# Homework Help: Thermodynamics in action

1. Jan 13, 2005

### cdhotfire

Okay, i found this problem to be pretty tough, maybe someone can lend me a hand.

Theres a container with a piston, and theres a gas on the bottom of the piston.

State 1
$A=1.2 x 10^{-2}m^{2}$
$T_1=0^{\circ{}}C$
$V_1=1.5 x 10^{-3}m^{3}$
$P_1=1.02 x 10^{5}Pa$

State 2
Theres a 150kg weight ontop to the piston, wish causes the piston to go down.
$T_2=0^{\circ{}}C$

State 3
The cylinder is brought in contact with boiling water raising temperature to $100^{\circ{}}C$
The weight goes up, the gas pushes up the piston, and the piston pushes up the weight.
$T_3=100^{\circ{}}C$

State 4
The block is removed, and the gas expands to fill the container, which is a cylinder.
$T_4=100^{\circ{}}C$

All I need is how to get this started I think I can get it going from there.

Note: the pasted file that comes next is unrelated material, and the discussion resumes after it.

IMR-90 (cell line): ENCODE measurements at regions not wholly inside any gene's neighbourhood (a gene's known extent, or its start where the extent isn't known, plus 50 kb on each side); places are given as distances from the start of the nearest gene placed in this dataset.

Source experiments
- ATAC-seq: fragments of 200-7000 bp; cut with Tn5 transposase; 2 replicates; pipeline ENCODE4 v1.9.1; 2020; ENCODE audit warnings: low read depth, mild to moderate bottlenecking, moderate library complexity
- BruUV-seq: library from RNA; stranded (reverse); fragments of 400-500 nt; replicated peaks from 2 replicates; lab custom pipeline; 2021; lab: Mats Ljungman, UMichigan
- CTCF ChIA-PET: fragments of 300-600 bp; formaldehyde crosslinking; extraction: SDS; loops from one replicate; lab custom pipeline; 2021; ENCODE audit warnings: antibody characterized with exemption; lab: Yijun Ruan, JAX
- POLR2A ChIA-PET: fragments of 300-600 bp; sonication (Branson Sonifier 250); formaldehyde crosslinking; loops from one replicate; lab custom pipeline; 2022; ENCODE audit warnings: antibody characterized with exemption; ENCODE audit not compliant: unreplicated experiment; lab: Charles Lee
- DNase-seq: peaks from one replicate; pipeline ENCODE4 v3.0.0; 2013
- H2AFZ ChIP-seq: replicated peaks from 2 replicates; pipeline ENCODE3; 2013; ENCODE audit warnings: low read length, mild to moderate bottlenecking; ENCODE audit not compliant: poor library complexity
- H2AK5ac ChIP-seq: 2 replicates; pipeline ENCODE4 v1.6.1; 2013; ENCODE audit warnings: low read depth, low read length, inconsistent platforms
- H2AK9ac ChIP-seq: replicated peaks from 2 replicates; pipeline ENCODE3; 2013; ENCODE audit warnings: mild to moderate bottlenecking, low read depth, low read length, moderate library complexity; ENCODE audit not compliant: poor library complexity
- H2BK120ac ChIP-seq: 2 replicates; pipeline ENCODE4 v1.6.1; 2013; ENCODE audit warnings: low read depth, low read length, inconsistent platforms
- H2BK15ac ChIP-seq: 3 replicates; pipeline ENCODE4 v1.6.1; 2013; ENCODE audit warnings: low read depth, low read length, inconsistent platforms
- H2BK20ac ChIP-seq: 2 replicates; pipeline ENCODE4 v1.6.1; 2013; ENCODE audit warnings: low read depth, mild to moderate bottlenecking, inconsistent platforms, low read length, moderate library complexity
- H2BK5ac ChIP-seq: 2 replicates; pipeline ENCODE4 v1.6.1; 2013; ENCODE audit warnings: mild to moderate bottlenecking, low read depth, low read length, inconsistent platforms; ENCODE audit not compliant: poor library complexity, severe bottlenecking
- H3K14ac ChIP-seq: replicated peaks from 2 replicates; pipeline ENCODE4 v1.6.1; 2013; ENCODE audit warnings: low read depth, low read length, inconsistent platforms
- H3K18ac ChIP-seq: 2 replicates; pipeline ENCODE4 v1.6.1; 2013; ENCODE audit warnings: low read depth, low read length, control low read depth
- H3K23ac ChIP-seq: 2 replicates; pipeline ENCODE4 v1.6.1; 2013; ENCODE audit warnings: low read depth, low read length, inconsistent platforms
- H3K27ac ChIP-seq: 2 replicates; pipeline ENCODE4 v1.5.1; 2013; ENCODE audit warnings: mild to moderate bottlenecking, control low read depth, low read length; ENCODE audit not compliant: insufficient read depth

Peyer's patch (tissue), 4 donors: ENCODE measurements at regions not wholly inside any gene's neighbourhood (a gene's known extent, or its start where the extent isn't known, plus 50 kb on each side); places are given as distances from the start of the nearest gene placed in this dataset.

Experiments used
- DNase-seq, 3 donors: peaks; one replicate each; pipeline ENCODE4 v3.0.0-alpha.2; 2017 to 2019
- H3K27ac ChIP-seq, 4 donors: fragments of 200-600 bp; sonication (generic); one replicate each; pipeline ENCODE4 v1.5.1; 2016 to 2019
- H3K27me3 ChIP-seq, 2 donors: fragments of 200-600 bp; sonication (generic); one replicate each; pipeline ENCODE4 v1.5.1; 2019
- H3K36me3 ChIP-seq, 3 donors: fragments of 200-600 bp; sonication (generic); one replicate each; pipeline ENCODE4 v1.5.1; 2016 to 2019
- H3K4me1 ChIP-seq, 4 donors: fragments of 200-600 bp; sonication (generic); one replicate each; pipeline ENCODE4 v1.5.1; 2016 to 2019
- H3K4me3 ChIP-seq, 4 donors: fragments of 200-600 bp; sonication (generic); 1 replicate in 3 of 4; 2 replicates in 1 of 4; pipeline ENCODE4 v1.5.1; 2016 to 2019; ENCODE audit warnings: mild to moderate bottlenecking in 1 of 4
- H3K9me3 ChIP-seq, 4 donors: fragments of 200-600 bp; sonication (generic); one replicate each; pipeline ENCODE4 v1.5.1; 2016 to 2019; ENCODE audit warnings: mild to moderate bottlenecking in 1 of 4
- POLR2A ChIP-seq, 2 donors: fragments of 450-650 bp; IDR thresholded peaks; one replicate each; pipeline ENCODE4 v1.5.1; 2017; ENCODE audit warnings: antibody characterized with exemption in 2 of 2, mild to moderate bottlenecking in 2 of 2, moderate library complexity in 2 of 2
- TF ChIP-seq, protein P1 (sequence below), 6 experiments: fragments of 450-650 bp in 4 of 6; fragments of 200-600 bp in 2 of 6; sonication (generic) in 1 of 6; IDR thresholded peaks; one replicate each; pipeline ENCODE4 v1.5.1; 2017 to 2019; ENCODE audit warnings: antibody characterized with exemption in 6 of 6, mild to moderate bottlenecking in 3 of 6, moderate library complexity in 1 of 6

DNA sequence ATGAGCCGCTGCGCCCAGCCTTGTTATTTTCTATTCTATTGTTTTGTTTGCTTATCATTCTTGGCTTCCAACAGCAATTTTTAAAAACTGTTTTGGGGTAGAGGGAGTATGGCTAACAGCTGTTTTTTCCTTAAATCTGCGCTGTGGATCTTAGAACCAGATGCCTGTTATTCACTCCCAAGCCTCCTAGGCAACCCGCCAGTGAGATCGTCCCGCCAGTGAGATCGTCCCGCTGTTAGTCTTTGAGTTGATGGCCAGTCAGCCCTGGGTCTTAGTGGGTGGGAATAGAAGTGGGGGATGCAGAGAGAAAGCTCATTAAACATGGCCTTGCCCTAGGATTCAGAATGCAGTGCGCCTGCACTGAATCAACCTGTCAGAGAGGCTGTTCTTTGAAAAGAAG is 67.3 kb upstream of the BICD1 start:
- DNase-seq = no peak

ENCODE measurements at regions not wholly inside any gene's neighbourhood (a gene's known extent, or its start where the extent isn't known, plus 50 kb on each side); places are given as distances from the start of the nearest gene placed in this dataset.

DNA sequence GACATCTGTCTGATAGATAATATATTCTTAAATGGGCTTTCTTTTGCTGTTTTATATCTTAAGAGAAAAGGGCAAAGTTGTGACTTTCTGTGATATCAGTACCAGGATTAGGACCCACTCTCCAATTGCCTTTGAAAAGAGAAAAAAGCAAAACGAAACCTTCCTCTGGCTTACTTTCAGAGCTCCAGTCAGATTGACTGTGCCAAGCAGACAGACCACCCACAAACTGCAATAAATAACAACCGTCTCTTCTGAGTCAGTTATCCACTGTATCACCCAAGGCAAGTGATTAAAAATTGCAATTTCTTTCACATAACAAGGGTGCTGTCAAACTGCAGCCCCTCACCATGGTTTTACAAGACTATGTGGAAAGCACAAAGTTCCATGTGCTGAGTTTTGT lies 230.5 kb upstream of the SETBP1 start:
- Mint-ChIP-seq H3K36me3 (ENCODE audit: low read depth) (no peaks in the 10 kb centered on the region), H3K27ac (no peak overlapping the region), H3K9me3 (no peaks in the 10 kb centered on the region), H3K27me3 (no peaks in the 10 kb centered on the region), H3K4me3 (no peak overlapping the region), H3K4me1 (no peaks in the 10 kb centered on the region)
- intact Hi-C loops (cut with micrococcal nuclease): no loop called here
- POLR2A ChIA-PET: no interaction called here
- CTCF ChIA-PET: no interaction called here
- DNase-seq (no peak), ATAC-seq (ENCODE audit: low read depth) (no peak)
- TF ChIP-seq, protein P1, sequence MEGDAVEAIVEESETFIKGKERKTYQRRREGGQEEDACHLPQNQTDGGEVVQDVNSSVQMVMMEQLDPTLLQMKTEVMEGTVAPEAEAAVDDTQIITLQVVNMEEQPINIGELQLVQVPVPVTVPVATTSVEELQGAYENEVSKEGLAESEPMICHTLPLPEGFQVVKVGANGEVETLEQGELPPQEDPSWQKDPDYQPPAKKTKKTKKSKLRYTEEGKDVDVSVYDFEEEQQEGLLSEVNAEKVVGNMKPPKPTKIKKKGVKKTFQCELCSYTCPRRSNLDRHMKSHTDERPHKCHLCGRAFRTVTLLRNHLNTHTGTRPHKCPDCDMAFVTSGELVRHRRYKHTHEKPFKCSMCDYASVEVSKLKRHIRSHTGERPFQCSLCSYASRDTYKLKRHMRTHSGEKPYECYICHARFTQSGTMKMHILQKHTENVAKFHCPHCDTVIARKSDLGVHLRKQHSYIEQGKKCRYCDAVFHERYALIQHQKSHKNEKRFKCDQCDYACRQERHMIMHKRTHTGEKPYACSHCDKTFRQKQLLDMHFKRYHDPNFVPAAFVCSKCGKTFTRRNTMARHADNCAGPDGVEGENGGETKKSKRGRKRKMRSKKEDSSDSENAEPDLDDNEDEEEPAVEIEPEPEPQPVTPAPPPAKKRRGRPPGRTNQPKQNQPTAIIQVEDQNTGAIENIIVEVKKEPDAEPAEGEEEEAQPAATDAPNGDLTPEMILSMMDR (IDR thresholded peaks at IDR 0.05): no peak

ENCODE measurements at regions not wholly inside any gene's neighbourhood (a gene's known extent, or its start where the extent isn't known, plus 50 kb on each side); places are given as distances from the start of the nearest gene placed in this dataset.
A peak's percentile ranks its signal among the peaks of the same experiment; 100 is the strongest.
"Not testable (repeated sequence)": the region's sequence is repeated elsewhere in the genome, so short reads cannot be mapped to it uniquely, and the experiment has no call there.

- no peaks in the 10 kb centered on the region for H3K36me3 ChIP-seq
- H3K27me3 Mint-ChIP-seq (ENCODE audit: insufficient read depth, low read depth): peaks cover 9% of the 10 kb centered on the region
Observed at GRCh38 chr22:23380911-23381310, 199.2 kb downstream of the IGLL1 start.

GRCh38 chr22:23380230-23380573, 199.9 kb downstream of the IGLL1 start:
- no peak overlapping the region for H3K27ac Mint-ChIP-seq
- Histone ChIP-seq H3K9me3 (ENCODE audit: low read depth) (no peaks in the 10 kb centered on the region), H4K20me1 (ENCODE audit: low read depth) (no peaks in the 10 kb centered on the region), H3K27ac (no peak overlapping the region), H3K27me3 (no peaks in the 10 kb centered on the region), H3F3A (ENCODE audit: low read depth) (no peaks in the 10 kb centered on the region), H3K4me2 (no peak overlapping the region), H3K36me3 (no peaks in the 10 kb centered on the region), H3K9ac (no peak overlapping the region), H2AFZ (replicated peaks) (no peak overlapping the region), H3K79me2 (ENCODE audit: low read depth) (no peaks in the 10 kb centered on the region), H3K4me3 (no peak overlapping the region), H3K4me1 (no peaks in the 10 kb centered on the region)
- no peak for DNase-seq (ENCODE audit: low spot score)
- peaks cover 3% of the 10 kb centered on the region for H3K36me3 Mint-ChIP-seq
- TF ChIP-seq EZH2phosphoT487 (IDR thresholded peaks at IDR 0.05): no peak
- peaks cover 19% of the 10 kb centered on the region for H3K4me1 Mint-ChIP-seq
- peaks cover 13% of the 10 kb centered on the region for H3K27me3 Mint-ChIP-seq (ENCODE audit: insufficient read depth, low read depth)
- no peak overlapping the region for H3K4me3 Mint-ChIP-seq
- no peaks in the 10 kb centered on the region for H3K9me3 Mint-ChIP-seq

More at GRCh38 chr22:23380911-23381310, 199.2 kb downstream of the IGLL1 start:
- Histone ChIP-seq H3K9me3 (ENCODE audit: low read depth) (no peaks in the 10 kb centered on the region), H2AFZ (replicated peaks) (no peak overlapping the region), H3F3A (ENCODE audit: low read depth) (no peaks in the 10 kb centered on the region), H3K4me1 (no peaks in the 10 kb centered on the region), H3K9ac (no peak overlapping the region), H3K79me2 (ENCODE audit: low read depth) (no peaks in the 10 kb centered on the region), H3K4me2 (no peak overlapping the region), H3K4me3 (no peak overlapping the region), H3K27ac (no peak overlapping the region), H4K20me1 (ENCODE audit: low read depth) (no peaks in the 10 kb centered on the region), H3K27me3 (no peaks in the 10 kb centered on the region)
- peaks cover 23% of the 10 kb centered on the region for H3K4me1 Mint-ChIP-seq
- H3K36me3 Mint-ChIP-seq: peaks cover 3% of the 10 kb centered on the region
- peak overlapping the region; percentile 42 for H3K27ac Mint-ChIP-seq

The truth is I dont even know how to start this, looked at it for like 30 minutes, maybe I missed something.

But any help would be appreciated.

Thxs.

Last edited: Jan 13, 2005
2. Jan 13, 2005

### dextercioby

You need to understand the fact that any thermodynamical transformations that take place in the gas (probably assumed ideal) are assumed quasistatical and reversible.So u can apply the law of Mendeleev and Clapeyron.

You didn't say what the problem was asking you... :tongue2:

Daniel.

3. Jan 13, 2005

### cdhotfire

Hmm, does not seem I learned those laws, onless my book and teacher are calling them by different names. O, and I asked to get this started, for example finding pressure on state 2. From what I see, is that the 150 kg weight does work on the gas? I might be wrong. But if so it does 1470 J, so I got Work. Work is $\Delta W= P \Delta V$. I can see that pressure goes up, and volume goes down. But I have no clue as in how to find either of those.

Last edited: Jan 13, 2005
4. Jan 13, 2005

### cdhotfire

O and thank you for replying.

5. Jan 13, 2005

### dextercioby

That "A" is it the surface of the piston??If so,u can compute the pressure the piston is exeritng on the gas...Temperature remains constant,so you'd have to apply
$$P_{1}V_{1}=P_{2}V_{2}$$

Daniel.

6. Jan 13, 2005

### cdhotfire

Hmm, I didnt think of that. I think I can take it from here. Thank you very much.